The Pitt health page—Flattening the Curve when it comes to coronavirus

For New Pittsburgh Courier

By now, you’ve probably heard a lot of people saying that we need to “flatten the curve” of COVID-19. The curve is how many people get infected over time. As noted in Ms. Bush’s commentary, “flattening the curve” doesn’t mean our region will have fewer cases overall. It means slowing down the number of cases each day.

Under normal conditions, Pittsburgh’s hospitals have enough equipment and medicines to help people who have trouble breathing because of illness or injury. But if too many people get really sick at the same time, hospitals couldn’t treat them all. That’s why we want the infection curve to stay low. Flattening the curve starts right now. We can do it by practicing regular handwashing, “social distancing” and staying close to home, if possible.

National and citywide states of emergency have been declared. Schools, churches and restaurants are closed. Authorities are canceling events and asking people to avoid large crowds.

When you are with other people, try to keep 3 to 6 feet between you. This is the distance that droplets could travel when people cough or sneeze without covering their mouths. (You should always cover your mouth when you cough or sneeze; use a tissue or your elbow—not your hands.)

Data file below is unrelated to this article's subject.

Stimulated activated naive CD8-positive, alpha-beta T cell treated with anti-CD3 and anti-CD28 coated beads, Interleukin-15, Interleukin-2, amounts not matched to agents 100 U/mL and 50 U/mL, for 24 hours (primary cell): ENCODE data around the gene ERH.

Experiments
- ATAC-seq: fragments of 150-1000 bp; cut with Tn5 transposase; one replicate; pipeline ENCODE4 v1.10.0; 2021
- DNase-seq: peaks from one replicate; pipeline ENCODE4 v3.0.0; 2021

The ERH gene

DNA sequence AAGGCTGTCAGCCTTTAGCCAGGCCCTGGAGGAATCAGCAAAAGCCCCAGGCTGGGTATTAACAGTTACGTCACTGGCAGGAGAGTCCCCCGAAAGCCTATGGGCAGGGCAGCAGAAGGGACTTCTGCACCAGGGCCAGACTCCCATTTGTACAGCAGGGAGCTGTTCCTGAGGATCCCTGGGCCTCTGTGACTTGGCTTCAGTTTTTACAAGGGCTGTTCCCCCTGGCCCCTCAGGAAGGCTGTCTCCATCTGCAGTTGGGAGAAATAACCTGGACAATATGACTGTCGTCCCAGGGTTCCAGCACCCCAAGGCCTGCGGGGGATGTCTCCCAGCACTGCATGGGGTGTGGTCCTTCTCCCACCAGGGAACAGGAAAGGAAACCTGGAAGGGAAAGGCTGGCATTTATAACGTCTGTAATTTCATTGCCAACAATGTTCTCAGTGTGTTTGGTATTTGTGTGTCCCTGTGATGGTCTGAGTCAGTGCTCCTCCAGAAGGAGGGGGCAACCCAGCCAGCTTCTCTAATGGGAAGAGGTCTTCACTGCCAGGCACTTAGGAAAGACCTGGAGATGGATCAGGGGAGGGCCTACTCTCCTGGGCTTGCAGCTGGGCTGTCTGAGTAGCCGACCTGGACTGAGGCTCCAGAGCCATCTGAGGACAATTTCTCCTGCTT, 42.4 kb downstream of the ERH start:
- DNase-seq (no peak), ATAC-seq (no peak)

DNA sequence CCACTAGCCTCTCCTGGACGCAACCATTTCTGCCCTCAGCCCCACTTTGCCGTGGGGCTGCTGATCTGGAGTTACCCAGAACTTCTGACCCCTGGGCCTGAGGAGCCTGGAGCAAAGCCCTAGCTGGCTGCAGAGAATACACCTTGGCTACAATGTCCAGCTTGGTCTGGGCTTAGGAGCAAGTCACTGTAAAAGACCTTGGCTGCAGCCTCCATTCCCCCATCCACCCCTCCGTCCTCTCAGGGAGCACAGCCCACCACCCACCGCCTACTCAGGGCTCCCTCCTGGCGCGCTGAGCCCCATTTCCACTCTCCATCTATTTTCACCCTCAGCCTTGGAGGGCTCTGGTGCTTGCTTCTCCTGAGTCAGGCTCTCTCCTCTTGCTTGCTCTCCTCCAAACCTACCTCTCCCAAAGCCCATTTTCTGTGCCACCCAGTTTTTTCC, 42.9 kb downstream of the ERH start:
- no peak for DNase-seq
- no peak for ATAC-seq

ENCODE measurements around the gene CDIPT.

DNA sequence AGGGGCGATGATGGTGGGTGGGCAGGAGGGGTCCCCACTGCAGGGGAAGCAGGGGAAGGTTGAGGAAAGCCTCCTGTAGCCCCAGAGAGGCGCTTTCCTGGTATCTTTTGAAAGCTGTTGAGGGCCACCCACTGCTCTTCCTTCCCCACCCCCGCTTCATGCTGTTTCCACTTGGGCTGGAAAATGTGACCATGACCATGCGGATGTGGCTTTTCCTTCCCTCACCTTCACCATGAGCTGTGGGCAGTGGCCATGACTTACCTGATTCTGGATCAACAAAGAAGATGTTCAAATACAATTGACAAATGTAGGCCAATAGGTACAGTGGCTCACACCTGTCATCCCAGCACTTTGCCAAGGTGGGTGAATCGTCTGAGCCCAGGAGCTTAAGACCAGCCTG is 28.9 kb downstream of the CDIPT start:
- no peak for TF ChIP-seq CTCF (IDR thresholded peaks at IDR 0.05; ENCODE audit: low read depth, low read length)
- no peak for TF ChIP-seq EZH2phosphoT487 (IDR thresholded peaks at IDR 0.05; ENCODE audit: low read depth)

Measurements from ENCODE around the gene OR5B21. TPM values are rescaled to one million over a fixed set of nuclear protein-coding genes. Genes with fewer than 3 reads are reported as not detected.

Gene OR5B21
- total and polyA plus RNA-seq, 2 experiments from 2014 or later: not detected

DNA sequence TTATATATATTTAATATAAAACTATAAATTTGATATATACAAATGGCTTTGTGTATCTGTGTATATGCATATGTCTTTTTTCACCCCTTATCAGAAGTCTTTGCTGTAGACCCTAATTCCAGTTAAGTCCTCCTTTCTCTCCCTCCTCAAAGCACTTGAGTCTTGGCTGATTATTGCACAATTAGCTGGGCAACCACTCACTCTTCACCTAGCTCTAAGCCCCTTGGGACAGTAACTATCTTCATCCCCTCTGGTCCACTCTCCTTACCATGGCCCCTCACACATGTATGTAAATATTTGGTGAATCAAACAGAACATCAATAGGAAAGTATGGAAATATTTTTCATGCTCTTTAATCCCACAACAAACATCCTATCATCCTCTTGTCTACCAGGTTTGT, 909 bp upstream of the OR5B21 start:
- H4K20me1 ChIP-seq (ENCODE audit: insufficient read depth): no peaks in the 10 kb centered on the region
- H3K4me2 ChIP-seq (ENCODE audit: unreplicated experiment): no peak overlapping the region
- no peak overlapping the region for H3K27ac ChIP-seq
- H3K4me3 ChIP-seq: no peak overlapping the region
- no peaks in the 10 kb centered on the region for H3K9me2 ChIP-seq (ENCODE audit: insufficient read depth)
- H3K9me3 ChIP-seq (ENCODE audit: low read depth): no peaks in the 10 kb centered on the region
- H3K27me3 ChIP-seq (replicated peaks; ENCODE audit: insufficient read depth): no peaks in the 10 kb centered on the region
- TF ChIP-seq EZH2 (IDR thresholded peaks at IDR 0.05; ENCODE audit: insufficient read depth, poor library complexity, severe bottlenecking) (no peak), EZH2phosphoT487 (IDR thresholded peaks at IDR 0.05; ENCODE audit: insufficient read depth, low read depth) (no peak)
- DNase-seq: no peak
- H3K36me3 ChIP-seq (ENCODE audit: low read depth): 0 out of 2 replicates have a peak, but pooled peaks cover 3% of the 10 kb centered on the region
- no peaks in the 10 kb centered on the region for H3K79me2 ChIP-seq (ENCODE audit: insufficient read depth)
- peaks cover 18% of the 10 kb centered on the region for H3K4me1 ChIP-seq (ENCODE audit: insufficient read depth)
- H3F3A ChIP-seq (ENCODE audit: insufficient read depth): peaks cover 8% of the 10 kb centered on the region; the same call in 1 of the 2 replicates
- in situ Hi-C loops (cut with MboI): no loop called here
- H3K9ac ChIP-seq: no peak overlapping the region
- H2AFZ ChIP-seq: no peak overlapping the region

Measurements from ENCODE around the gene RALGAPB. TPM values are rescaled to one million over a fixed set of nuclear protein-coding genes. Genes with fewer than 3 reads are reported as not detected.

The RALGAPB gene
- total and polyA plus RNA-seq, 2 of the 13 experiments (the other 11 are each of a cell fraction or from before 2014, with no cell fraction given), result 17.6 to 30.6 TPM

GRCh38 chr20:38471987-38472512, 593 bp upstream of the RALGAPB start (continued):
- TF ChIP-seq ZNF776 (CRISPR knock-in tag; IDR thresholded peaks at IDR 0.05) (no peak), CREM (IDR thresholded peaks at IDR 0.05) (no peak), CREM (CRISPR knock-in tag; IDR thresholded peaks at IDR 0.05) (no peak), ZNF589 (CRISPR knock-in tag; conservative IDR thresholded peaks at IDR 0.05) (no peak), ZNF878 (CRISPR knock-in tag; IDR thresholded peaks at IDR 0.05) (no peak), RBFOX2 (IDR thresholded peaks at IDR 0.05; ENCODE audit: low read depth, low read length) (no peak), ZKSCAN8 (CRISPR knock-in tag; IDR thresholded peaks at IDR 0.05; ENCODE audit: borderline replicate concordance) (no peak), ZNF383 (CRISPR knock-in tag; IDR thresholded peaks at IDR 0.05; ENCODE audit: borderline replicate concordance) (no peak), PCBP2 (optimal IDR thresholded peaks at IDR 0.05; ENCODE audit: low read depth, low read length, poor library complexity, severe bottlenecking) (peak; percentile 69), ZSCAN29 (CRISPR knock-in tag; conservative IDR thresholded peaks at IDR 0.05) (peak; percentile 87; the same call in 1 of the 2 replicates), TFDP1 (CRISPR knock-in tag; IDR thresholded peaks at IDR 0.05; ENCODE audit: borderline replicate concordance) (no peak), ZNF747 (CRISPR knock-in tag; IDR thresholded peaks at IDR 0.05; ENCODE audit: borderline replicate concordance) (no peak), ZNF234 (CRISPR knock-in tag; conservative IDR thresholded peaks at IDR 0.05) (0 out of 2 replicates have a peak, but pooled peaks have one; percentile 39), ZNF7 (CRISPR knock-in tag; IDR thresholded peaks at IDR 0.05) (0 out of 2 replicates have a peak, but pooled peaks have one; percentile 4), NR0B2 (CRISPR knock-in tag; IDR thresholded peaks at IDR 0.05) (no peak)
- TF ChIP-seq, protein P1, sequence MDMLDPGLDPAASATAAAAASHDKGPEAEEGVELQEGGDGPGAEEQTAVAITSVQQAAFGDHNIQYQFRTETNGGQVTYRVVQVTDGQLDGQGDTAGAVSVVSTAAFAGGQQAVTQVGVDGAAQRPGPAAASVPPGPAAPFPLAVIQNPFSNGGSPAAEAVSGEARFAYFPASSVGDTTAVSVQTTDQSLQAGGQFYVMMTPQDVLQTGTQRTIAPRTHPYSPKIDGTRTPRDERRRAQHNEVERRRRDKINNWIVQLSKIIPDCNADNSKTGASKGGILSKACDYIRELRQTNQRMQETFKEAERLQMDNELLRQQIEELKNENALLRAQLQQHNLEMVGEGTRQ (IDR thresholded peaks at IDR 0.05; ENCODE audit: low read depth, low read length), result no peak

Even if you are healthy, you probably know people who are at higher risk of infection because they are over 60 years old or have a chronic illness like lupus, asthma, diabetes or heart disease. Ask your health care provider if you have questions about your specific situation.

Other tips:

Wash your hands frequently, especially after using the bathroom and before preparing food. Use soap and water and wash for at least 20 seconds. Use hand sanitizers in a pinch. ( is a website that will help. Just type the song and artist in the designated area and the website pulls up the lyrics and places them, line-by-line, over a graphic that shows the best way to effectively wash your hands.)

Avoid touching your face, cover your cough and practice other routine precautions against infection.

Use surface disinfectants frequently on things you touch—telephones, doorknobs, kitchen counters, faucets, keyboards and other fixtures.

Practice social distancing routinely—even if you’re not infected yourself. This means staying home as much as possible, avoiding crowds unless absolutely necessary, maintaining 6 feet of distance between individuals when you can, not shaking hands, covering coughs, washing hands and other similar social distancing measures.

You can be a role model for the community and help prevent the spread of infection.

U.S. Centers for Disease Control and Prevention guidelines also give more information:


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